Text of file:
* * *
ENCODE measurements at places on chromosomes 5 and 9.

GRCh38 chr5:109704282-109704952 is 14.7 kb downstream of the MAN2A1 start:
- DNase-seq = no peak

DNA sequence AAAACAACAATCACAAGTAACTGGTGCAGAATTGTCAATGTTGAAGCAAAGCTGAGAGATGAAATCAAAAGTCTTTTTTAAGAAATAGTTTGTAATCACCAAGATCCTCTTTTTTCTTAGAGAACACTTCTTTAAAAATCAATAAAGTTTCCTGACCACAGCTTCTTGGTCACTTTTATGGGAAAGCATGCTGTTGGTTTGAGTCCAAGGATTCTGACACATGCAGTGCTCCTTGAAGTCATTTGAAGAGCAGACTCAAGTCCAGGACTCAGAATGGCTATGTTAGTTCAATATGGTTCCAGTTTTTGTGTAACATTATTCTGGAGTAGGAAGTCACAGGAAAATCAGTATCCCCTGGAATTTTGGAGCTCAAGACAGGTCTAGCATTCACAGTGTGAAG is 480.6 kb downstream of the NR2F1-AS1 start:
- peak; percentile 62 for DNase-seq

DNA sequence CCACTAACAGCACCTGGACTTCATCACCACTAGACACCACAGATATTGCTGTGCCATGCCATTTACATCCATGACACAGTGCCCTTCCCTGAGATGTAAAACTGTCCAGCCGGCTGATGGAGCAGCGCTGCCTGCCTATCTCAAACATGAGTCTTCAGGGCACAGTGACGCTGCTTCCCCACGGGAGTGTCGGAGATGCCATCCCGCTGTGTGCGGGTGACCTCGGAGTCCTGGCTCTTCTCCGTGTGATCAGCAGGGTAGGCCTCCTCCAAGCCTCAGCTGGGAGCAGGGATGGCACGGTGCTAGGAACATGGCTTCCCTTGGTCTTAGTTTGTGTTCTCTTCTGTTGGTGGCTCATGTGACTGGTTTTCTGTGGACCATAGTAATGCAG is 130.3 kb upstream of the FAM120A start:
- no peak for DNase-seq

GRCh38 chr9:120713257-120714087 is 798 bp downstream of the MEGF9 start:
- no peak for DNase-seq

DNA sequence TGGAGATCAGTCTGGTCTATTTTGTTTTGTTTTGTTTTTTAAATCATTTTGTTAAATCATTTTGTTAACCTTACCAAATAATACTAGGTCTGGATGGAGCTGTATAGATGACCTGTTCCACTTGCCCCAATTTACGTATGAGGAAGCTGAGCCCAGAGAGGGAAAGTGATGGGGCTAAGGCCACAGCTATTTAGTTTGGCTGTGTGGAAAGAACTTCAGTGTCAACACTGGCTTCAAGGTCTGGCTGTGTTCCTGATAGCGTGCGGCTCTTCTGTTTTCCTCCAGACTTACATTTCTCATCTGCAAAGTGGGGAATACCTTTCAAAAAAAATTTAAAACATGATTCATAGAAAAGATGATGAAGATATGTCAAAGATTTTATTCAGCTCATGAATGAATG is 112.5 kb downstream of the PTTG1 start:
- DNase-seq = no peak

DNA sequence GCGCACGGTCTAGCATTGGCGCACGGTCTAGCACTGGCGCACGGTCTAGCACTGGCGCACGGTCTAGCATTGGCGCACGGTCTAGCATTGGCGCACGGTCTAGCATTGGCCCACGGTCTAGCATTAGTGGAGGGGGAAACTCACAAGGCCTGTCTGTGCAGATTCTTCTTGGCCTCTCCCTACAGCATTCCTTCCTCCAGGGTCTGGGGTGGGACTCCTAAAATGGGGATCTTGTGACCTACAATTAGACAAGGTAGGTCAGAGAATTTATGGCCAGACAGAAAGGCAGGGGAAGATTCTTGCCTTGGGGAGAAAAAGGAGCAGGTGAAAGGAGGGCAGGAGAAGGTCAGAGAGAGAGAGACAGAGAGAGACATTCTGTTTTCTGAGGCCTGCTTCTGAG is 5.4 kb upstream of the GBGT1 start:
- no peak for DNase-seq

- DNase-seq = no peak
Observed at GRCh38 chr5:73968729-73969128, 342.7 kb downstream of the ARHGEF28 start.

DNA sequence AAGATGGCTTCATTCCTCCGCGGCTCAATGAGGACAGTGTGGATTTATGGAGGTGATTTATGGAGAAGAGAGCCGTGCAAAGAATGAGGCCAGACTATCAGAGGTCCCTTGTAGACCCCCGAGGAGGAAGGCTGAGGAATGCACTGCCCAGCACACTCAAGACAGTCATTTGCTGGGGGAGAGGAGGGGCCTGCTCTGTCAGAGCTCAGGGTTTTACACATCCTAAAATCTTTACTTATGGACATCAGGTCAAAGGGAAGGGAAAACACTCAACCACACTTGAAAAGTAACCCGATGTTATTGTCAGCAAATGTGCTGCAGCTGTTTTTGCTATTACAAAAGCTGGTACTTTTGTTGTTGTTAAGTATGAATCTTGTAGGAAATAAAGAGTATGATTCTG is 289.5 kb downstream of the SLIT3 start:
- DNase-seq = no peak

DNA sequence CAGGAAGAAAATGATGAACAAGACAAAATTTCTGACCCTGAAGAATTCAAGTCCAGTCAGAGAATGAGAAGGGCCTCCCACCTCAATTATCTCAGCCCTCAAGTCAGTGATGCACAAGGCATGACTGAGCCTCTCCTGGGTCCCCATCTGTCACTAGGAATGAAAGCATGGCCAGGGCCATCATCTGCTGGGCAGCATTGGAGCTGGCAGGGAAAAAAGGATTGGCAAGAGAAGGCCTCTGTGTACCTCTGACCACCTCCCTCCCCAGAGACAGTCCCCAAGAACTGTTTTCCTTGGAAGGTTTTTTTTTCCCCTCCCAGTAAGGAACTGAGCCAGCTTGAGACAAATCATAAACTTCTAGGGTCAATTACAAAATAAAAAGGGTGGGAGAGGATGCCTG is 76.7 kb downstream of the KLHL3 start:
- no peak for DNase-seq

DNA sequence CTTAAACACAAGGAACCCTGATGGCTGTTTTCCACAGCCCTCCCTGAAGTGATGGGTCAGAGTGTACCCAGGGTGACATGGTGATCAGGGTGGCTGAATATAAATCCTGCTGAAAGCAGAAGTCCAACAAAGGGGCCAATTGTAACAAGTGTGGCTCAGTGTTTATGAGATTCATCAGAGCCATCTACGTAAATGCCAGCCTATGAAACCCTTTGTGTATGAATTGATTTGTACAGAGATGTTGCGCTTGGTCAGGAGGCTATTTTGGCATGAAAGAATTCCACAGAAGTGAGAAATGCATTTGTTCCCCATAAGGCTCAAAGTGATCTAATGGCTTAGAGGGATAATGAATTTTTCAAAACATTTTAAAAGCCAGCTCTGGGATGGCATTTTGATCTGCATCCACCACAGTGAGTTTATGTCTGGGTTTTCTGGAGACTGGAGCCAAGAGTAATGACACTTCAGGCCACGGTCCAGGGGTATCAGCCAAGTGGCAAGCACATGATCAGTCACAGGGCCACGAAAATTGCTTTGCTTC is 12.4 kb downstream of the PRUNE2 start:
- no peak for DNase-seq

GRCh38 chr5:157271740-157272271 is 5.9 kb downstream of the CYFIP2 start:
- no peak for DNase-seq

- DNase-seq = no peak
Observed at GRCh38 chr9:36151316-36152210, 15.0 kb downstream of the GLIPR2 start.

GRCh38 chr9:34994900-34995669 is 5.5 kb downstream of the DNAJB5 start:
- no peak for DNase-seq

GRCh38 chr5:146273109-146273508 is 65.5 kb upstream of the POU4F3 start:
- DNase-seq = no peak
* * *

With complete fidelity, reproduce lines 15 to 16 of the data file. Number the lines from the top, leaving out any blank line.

Observed at GRCh38 chr5:73968729-73969128, 342.7 kb downstream of the ARHGEF28 start.

DNA sequence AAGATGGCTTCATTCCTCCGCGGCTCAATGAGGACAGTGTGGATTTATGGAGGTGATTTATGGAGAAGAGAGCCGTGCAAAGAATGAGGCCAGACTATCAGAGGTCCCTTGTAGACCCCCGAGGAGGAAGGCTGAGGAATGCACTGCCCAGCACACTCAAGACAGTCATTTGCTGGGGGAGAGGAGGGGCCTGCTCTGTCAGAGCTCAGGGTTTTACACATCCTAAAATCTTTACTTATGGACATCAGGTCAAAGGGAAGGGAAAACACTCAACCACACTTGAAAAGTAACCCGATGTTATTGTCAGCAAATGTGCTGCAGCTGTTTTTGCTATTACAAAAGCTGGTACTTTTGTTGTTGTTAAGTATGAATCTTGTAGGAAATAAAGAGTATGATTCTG is 289.5 kb downstream of the SLIT3 start: